Doing It Right.
Author: Dr. Peter Steven
When, Where, and How.
DICOM calibration is one of the defining characteristics of a diagnostic display. DICOM specifies when, where, and how to calibrate a display. DICOM recommends regular calibration, in the center of the display with a 10% target and 20% gray surround, using a calibrated photometer.
When Dome introduced the first medical imaging flat-panel displays, we knew that autocalibration was a key feature that would dramatically improve display quality and reliability.
In 2001, Dome introduced the first auto-calibrating, liquid-crystal, display system. DICOM calibration required a photometer to measure and characterize the display’s behavior. This is the first and most critical step in the calibration process. To perform auto-calibration, we knew we would have to compromise when, where, or how this characterization was done. We believed that where and how must not be compromised, because that directly affected the display characterization. Instead, we compromised when.
Dome use’s true DICOM test targets and takes measurements over the full dynamic range with a high-precision, instrumentation photometer. This provides the most accurate characterization of the display possible. The characterization data is then permanently stored in the flat panel, and is always available to be read back and used to perform an instant calibration at any time.
Other vendors choose to compromise where and how the display is characterized, using a tiny front sensor instead of a calibrated photometer and measuring at the very edge of the display, rather than the center. Due to bezel crimping and backlight non-uniformity, the edge of the flat panel is a poor substitute for center measurements. Using a low-precision sensor to take measurements also yields much poorer results. Not surprisingly, front sensor calibration is less accurate and more volatile, but it’s hard to know this if the same front sensor is also used for QA and conformance testing as well.
For our system to work, the display behavior must be stable over time, and it is. Over a decade of research and experience has demonstrated this. A 10-year-old Dome display is still as perfectly calibrated as it was the day it left the factory. The huge advantage of this approach is that the display will always be DICOM calibrated.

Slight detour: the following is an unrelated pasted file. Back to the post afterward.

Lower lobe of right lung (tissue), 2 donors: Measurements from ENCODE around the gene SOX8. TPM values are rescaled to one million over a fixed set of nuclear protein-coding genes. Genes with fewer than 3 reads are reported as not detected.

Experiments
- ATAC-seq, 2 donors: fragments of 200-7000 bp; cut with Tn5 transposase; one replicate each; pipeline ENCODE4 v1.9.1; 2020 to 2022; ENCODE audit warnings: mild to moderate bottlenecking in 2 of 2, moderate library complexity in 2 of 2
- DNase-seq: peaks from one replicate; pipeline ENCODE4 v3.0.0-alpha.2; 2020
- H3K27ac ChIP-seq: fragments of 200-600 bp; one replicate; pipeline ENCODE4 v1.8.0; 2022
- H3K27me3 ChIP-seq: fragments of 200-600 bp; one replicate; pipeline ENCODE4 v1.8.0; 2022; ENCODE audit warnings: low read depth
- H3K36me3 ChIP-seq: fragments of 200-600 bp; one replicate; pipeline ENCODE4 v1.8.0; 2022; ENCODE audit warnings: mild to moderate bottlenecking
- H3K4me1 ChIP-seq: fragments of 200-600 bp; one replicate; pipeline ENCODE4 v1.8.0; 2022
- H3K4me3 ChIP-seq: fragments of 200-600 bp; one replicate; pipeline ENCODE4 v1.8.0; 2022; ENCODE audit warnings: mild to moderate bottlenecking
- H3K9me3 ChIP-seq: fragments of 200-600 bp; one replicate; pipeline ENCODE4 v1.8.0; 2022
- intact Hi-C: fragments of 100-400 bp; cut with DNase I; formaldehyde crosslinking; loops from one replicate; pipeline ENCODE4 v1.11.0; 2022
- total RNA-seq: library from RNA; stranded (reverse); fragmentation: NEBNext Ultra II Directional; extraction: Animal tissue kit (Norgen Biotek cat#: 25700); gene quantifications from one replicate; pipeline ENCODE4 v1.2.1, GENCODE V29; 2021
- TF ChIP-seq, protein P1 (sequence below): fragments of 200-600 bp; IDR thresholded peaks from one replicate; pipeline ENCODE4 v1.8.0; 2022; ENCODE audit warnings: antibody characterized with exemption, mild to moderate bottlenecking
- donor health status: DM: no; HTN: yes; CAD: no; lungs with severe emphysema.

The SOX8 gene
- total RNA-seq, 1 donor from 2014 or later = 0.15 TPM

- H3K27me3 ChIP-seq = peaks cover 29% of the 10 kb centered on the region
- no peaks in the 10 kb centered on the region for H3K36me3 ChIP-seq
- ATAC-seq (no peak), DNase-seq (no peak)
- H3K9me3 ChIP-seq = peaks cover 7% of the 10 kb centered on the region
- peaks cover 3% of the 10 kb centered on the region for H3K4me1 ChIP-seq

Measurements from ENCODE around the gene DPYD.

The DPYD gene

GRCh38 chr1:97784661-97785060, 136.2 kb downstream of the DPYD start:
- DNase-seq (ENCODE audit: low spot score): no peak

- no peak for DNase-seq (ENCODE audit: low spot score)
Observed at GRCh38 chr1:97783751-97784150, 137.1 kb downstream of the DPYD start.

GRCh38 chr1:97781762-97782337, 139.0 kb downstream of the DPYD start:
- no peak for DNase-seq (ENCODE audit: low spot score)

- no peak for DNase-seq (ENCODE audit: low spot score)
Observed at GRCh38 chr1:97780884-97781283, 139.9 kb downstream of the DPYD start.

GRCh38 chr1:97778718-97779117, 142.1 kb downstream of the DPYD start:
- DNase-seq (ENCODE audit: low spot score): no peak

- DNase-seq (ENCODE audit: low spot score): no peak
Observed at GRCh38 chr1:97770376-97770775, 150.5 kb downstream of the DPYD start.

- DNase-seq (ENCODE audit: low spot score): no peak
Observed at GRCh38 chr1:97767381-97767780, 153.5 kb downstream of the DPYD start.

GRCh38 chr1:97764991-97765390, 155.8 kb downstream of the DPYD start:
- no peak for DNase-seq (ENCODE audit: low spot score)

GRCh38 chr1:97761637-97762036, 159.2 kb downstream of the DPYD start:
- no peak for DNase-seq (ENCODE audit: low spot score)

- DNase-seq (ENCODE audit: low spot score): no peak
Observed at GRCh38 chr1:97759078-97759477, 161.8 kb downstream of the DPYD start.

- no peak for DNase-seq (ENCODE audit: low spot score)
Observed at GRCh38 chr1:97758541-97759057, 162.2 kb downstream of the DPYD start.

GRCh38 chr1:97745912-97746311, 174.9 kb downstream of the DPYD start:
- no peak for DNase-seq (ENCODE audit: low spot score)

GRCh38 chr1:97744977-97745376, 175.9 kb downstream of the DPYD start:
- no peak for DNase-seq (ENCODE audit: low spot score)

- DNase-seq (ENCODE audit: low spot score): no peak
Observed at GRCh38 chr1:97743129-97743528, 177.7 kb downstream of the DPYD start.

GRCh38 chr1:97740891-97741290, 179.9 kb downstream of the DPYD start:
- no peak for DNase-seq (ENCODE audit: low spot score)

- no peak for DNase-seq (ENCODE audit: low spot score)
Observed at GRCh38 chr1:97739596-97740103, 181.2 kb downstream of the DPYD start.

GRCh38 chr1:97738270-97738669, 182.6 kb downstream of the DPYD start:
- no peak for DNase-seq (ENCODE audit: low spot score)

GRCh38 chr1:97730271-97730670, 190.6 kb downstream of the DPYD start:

Independent data collected by a customer compared Dome displays with over 30,000 operating hours to those that were brand new, and many in-between. They compared 3MP and 5MP displays, as well as color and grayscale displays. The results showed strong conformance no matter the age of the display. Moreover, there was no correlation between the age of the display and the accuracy of the conformance. Liquid crystal displays are remarkably stable over time, and we would be glad to share the data that shows this. It turns out that compromising when to calibrate is really no compromise at all. It gives you the quality of factory-controlled calibration instead of the hassle and variability of calibration in the field.
This is calibration done right. Don’t just take our word for it; we encourage you to measure for yourself. If you compare the conformance of a Dome display to any other display on the market, we are confident that you will see our superior calibration. In fact, if you do a full 256-step conformance test, you will not only see our extraordinary calibration, but you can witness the volatility of front sensor based approaches. Measure the Dome display as a base line, then measure another vendor’s display and compare. Next run a front sensor calibration and measure the alternative display again. Not only will you see tighter conformance to DICOM on the Dome display, but you will also see the variation caused by front sensor calibration method. That little sensor just isn’t up to the job.
For yderligere oplysninger
Ingrid Saunders, Medical Area Manager, mobil: +45 28 114 669, email: email@example.com
Eik Mejdahl, Technical Product Manager, mobil +45 23 689 400, email: firstname.lastname@example.org